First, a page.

UAE ranked eighth in the world’s most cashless countries list; Report

By Arya M Nair, Official Reporter
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Cashless Economy
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The UAE is the world’s eighth most cashless society, as the pandemic fueled the country’s already fast-growing digital payments sector, a new survey reported.

The survey result was revealed by the UK-based price comparison website in its latest Cashless Countries Report. The countries with cashless economies were revealed using data from the World Bank and the largest debit and credit card providers in the world.

Each country was given a score out of 100 to assess which countries are abandoning the banknote in favor of e-wallets and electronic transactions, based on factors such as the percentage of the population (aged 15 and up) who owns a credit card and a debit card, the number of ATMs per 100,000 people, contactless payment limits, and the number of major e-wallet operators in the country.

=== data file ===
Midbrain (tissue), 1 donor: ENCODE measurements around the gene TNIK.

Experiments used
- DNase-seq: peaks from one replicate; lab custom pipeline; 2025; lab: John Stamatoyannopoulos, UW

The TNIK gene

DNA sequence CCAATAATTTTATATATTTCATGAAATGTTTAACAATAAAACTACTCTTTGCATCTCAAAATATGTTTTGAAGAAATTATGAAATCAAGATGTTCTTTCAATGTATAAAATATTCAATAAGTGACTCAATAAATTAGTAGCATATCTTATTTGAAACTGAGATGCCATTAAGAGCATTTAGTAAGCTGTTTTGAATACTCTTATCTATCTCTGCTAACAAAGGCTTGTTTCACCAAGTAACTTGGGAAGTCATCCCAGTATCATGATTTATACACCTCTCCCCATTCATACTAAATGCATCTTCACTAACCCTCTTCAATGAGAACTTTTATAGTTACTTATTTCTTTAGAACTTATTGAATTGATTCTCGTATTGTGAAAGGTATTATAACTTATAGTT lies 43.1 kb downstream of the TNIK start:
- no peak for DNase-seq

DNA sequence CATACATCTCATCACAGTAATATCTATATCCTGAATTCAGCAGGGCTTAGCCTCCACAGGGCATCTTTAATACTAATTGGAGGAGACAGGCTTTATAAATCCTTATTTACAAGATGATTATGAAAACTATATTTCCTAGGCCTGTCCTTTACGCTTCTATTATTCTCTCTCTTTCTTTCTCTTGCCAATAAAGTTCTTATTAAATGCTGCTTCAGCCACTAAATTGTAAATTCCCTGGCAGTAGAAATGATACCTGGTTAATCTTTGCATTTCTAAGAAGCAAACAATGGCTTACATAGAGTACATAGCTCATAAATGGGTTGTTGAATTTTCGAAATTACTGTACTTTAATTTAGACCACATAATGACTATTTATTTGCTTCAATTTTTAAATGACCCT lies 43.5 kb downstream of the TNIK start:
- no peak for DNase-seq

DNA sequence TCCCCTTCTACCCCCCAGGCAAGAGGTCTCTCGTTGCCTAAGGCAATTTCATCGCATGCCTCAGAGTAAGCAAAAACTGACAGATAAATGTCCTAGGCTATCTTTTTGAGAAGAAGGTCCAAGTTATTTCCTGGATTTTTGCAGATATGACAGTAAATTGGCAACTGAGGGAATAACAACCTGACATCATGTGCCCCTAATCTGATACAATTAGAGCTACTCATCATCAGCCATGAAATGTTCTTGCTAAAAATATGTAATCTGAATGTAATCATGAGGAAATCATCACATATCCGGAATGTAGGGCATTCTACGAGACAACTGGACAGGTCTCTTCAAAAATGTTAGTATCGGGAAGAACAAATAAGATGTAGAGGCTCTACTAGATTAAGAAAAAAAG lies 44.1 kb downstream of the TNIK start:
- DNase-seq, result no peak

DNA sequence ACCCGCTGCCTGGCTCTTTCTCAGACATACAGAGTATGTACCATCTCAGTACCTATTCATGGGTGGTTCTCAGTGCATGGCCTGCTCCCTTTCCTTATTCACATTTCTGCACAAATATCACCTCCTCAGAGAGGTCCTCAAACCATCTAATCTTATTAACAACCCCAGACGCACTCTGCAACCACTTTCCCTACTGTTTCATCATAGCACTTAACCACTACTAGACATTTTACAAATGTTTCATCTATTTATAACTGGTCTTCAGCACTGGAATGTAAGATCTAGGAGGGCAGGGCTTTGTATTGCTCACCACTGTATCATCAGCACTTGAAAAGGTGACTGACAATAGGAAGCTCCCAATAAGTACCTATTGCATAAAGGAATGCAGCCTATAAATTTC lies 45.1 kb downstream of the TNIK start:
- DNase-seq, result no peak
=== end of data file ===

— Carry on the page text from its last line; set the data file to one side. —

Canada topped the list with a score of 79.1 out of 100, leading the way in terms of plastic payment. It is estimated that 83 percent of the population owns a credit card, the highest usage in the world.

According to the rating, Hong Kong is the world’s second-most cashless economy (76.8), followed by Singapore (76.2).

UAE became the first cashless country in the middle east with a score of 72.1. 83 percent of the UAE’s population own a debit card and four major e-wallet providers are in operation.

“Even prior to the COVID-19 pandemic, we were beginning to see a global shift away from paper money towards electronic payments. However, the pandemic has undoubtedly accelerated this,” James Andrews, a senior personal finance expert at, said. 

“In the past 12 months, we’ve witnessed more than 40 countries increase the limits for contactless payments,” Mr. Andrews added.

Canada, Hong Kong, Singapore, New Zealand, Japan, Australia, Norway, UAE, Switzerland, Finland are the top 10 cashless countries according to the report. 

Related: India, UAE among top countries likely to support a completely cashless society